But the answer to the key question in all this remains cloudy: Why did the government stick with the part of Duckett's plan that called for the movement of Alberta Hospital's geriatric psychiatry program to another location when for a variety of reasons that manifestly did not make sense?

While there is an almost total lack of evidence -- proving if nothing else that the government's paper shredders work properly -- the obvious answer is that from a political perspective, the government was afraid of being seen backing down from an ill-considered plan for fear voters would conclude there was no plan at all.

The (lack of) evidence suggests that the government and AHS stuck with the geriatric move to camouflage the weakness of their decision-making process. In other words, this foolish decision was driven by nothing more than pride!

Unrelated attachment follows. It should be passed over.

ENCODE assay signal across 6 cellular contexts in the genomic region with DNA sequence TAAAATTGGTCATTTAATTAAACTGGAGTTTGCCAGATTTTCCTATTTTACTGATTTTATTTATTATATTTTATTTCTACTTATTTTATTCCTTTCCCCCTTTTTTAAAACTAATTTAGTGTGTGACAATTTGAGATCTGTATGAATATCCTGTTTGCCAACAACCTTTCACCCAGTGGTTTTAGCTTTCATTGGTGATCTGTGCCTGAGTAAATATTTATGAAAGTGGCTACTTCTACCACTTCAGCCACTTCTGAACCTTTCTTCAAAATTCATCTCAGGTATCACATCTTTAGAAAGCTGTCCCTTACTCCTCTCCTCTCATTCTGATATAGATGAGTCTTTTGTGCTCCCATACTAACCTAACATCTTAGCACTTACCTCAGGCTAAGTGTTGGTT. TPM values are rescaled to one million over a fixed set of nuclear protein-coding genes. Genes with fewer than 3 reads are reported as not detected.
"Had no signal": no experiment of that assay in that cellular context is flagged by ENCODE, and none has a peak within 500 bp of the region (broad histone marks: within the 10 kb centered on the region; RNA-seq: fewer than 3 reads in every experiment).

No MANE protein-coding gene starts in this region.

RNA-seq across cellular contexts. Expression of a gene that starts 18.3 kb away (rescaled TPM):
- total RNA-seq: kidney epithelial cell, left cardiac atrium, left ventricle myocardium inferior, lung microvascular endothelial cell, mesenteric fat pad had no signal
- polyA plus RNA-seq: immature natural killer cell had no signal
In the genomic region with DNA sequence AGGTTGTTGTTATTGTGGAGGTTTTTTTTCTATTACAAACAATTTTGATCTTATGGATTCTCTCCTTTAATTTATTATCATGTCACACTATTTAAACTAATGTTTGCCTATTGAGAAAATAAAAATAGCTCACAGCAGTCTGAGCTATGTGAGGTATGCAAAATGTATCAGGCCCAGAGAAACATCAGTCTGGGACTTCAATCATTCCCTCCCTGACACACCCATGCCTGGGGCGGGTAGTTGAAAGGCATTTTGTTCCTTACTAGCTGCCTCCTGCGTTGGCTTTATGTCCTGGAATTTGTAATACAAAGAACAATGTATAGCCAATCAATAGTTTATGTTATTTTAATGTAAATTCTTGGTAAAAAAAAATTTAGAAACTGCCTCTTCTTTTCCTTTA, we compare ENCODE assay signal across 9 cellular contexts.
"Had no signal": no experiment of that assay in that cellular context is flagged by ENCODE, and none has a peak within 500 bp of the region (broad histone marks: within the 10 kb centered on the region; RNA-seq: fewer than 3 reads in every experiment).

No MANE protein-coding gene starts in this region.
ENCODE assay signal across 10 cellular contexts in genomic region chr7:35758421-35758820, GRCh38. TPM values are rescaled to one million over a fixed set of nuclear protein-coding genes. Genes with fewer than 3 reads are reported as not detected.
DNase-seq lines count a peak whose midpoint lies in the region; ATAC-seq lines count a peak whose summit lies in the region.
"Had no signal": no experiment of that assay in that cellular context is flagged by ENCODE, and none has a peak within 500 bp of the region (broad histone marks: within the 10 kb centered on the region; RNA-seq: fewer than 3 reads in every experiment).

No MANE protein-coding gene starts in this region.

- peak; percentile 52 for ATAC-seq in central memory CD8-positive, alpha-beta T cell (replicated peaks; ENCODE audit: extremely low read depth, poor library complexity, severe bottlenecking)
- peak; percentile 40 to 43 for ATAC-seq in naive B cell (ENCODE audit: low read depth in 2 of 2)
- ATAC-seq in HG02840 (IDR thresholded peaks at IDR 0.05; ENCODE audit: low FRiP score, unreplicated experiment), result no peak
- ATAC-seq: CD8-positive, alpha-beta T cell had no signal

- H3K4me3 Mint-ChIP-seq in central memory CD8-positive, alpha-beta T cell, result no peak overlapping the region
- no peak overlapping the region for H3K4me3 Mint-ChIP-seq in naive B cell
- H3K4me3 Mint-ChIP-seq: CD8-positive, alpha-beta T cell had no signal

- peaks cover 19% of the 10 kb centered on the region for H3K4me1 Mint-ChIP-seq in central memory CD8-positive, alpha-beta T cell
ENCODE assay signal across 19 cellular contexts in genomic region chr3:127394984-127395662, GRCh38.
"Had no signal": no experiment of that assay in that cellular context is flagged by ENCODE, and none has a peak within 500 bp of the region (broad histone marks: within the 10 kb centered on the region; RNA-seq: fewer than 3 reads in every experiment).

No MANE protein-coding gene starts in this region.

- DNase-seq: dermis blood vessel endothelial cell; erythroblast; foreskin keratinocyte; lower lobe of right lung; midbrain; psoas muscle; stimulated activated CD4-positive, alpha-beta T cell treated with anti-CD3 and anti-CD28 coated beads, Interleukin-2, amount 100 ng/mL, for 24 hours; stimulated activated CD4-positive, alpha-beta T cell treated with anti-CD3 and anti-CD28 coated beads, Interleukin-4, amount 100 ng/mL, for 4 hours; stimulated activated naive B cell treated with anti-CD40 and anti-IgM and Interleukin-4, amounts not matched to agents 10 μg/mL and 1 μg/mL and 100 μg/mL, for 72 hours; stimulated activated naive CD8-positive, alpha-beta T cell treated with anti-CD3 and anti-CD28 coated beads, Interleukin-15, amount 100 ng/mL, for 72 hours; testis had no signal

Why Villa Caritas? Well, really, there was nowhere else in the Edmonton area that could accommodate the program in the politically necessary timeframe.

Why did Covenant Health agree to the deal? Because, under the circumstances, the government of Alberta obviously made them a deal so favourable they could hardly say no.

To persuade Covenant Health to convert the facility and change its ownership, the government reimbursed it all the money it had invested, stuck the Alberta taxpayer with the $39.4-million bill, agreed to leave Covenant in charge of the program at government expense and in the process exacerbated the long-term-care bed shortage that is at the root of Alberta’s unsolved ER crisis.

No one should blame Covenant Health for accepting this deal. It's quite reasonable for its executives to operate like the business people they are when a deal this good comes along.

Alberta Health Services and the government of Alberta have no such excuse.

This post also appears on David Climenhaga's blog, Alberta Diary.